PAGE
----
The Indian Contract Act, 1872 says that the parties must be competent to contract for a valid contract. Further it says that Every person is competent to contract who is of the age of majority according to the law. However, these terms are not clear whether it amount to void contract or voidable contract.
Therefore, to avoid such confusion following are some important judgments to understand the nature of contract with minor.
- Mohori Bibee v. Dharmodas Ghosh, Privy Council 30M.I.A.114
In the present case, Dharmodas Ghosh, (a minor) mortgaged his property to the defendant who was a moneylender. At that time, the defendant’s attorney had knowledge about the plaintiff’s age. The plaintiff paid only Rs.8000 and refused to pay the remaining amount. The mother of the plaintiff was his next friend or legal guardian at that time. He initiated an action against the defendant stating that at the time when the contract was made, he was a minor. Therefore, the contract being is a void one and hence he is not bound by the contract.
The Privy Council held that the contract with any minor is void-ab-initio (from the beginning) and Dharmodas Ghose was not held liable for the repayment of the loan because the contract was void-ab-initio.
- Sri Kakulam Subrahmanyam v. Kurra Subba Rao, Privy Council 1948 (50) BOMLR 646
The respondent’s father before the death has incurred few debts, to pay off, the promissory note and mortgage debt of his father, minor with his mother, sold a piece of land to the holders of the promissory note in satisfaction of the debt. He paid off the mortgage and got possession of the land. Later, the minor claimed that because of his minority the contract was void, and he demanded the possession of land. But, the court of Privy Council held that this contract was for the benefit of the minor and was entered into by his guardian i.e. his mother and thus was a valid one.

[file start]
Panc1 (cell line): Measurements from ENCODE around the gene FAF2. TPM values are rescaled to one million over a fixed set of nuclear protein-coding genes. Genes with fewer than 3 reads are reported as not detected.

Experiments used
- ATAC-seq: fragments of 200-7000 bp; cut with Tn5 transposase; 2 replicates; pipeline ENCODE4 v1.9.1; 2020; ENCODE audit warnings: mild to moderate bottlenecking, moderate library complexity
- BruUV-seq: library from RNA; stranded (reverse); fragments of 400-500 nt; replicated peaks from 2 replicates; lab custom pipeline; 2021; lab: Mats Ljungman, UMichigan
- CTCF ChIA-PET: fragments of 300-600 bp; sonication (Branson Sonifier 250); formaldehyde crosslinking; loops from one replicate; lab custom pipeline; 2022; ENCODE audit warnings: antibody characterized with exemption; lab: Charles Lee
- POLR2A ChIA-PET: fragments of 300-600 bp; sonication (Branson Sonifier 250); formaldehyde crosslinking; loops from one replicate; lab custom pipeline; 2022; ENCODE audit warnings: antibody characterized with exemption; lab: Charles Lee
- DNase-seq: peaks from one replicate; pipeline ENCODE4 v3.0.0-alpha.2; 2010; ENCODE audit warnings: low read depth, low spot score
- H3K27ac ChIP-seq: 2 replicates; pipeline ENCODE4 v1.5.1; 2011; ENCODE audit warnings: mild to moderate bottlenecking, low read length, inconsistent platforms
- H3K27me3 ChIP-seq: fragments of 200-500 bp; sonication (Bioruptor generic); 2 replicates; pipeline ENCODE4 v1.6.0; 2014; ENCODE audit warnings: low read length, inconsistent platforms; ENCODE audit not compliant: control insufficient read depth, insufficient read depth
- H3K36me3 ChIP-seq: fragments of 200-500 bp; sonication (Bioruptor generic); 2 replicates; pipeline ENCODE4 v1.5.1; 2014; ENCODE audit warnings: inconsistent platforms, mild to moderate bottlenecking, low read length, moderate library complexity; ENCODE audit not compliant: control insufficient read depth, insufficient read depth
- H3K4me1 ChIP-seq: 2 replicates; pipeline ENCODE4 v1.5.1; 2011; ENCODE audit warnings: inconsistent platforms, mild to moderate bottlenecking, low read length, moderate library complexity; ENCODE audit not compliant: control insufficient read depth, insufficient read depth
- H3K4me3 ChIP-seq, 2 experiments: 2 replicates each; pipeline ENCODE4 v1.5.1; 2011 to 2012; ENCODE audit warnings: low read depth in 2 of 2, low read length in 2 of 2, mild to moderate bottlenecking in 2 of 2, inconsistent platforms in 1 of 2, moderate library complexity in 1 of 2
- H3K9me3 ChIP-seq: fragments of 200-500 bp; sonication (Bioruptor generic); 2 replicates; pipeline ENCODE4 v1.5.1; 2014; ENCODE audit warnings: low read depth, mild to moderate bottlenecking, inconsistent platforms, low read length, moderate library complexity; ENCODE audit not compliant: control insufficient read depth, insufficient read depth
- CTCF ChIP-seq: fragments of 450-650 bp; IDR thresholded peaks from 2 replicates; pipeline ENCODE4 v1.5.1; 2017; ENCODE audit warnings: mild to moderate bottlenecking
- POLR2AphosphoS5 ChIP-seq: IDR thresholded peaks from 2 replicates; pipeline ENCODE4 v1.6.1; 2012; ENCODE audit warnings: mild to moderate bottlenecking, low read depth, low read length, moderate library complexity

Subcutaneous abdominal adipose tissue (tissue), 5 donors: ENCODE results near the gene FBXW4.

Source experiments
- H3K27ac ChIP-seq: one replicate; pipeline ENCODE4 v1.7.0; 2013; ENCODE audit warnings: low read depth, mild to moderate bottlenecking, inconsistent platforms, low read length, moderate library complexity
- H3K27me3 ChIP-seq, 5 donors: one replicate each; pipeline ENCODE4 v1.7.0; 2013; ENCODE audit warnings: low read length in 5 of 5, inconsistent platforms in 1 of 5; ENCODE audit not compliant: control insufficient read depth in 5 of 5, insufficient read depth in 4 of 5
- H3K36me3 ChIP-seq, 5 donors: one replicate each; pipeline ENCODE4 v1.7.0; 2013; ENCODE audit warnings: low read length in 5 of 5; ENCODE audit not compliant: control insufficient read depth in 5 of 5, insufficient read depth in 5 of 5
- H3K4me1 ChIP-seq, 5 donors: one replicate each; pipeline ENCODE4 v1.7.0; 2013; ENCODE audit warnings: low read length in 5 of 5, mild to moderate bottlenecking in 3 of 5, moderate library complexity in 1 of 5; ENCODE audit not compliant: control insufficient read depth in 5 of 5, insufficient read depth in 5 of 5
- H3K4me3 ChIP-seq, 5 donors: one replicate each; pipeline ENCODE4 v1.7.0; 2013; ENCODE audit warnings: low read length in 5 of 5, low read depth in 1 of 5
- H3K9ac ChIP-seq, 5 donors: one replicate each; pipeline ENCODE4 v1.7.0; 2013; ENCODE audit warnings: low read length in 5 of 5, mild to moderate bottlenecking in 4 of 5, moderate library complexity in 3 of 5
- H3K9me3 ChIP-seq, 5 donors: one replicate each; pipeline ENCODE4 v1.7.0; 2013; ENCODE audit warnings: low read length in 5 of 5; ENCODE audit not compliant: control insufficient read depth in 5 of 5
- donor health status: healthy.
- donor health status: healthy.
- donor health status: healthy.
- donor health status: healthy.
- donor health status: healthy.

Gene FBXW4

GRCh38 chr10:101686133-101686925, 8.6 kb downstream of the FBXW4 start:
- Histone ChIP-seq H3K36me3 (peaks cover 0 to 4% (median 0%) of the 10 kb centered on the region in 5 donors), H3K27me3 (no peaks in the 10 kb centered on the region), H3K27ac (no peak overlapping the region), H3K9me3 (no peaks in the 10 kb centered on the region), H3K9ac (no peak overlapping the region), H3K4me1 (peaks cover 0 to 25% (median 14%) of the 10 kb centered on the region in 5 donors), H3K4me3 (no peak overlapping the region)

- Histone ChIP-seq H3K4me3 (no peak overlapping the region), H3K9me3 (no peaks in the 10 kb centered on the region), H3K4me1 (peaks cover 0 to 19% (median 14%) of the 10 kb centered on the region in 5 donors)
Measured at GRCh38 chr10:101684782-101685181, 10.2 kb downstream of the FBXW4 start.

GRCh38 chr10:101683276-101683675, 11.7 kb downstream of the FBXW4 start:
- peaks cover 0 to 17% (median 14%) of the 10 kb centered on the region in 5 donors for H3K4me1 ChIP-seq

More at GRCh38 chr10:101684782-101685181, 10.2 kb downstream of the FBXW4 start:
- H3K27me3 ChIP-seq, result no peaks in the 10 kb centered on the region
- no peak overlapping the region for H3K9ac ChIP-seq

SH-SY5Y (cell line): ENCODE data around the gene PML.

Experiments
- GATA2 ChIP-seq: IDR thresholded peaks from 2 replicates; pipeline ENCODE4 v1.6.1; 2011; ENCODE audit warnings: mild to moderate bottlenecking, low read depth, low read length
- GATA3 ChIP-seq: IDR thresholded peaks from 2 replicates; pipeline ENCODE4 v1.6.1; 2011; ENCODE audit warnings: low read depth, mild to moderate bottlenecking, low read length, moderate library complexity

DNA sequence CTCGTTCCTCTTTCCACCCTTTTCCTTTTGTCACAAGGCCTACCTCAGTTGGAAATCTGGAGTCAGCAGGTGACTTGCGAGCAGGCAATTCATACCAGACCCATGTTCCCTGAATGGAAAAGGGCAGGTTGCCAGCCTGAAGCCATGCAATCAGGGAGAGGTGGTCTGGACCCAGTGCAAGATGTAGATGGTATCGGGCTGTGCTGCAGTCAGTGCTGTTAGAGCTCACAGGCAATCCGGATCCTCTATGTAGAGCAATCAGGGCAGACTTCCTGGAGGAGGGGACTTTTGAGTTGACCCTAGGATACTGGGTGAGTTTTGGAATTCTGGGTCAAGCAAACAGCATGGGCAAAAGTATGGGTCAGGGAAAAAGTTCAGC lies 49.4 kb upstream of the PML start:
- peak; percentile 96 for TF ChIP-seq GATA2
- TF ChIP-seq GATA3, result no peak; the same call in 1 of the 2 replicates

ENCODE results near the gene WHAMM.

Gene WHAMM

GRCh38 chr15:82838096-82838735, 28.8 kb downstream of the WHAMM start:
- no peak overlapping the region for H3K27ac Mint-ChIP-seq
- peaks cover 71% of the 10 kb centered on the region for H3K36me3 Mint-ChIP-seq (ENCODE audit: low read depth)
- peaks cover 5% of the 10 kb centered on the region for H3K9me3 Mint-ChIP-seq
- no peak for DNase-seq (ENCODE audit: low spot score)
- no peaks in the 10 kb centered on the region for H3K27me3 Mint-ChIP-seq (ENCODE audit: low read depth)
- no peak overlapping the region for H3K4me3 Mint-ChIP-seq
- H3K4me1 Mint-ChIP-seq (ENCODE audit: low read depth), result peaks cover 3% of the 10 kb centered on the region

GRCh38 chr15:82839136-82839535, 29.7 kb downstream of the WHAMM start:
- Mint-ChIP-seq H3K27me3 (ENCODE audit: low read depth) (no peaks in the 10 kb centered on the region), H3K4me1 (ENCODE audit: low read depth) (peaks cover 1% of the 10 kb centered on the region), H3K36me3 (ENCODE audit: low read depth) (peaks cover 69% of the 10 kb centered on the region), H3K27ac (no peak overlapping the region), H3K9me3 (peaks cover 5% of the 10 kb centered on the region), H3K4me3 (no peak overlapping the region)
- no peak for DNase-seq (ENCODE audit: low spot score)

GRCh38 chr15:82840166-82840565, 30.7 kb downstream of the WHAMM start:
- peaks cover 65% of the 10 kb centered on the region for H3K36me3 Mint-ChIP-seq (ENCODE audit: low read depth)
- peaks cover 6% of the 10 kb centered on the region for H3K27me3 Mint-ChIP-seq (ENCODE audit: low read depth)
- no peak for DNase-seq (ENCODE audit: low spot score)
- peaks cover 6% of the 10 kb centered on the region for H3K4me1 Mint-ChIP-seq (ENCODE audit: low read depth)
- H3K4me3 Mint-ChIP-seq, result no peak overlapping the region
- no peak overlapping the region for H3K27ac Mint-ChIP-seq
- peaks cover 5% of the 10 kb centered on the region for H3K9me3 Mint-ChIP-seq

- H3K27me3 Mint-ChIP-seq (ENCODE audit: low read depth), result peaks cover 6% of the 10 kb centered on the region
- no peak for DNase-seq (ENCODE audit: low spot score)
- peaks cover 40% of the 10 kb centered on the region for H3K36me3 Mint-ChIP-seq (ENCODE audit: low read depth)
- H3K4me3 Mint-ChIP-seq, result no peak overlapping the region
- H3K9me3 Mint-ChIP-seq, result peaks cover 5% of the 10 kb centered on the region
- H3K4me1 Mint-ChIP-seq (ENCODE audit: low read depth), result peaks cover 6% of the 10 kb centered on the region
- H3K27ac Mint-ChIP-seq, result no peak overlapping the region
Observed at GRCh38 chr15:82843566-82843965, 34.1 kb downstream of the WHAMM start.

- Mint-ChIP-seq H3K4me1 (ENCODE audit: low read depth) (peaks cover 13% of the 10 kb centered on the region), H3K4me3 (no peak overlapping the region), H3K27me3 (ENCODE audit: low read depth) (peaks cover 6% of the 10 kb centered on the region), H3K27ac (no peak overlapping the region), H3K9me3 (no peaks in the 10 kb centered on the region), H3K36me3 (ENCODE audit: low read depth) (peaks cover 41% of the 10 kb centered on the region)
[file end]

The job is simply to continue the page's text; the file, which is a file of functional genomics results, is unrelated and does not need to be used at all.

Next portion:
- Suraj Narain Dube v. Sukhu Aheer and Anr, AIR 1928 All 440
Suraj Narain i.e. the Plaintiff lent Rs.40 bearing interest of 2% p.m. to Defendant Sukhu Aheer who was a minor at the time. Defendant after attaining the age of majority, made a fresh promise to pay that sum and interest thereon, but this contract was not enforceable due to the reason that consideration received during minority is not a good consideration.
Court stated that the previous contract fails under section 11 of the Indian Contract Act “Competency of Contract” as the respondent was a minor so the Contract was void. The previous contract being void the consideration not a good consideration for the contract and the contract was held void.
- Kunwarlal Daryavsingh vs Surajmal Makhanlal and Ors, AIR 1963 MP 58
The Plaintiff (appellant) was an owner of the house and Defendants (respondents) No. 1 and No. 2 are Father and Son. Defendant No. 2 was a minor who took the house on rent and he was not contempt to contract so the below both courts dismissed the suit.
The Plaintiff appealed in the Madhya Pradesh High Court and proved that Defendant No.1 Surajmal made an entry in Bahi-Khata which stated that Defendant No.1 took the house on rent at Rs.15 per month after the 3 months from a minor Defendant No. 2 took the house on rent. The court held that Regarding necessities provided to minors, the house given to a minor on rent for living in it and to continue his studies is part of necessities, and therefore he is entitled to payment of rent from minor’s property.
- Khan Gul vs Lakha Singh
In the present case, the defendant is minor and intentionally misrepresented himself as an adult and agreed with the plaintiff for the sale of his property. The plaintiff paid him a certain sum of money and was ready to pay the balance amount, but the defendant refused to furnish the possession of the property to the plaintiff, which led to this case. The courts concluded that the doctrine of estoppel could not apply to minors as it would cause absurdity and injustice and the minor was compelled to refund the consideration.
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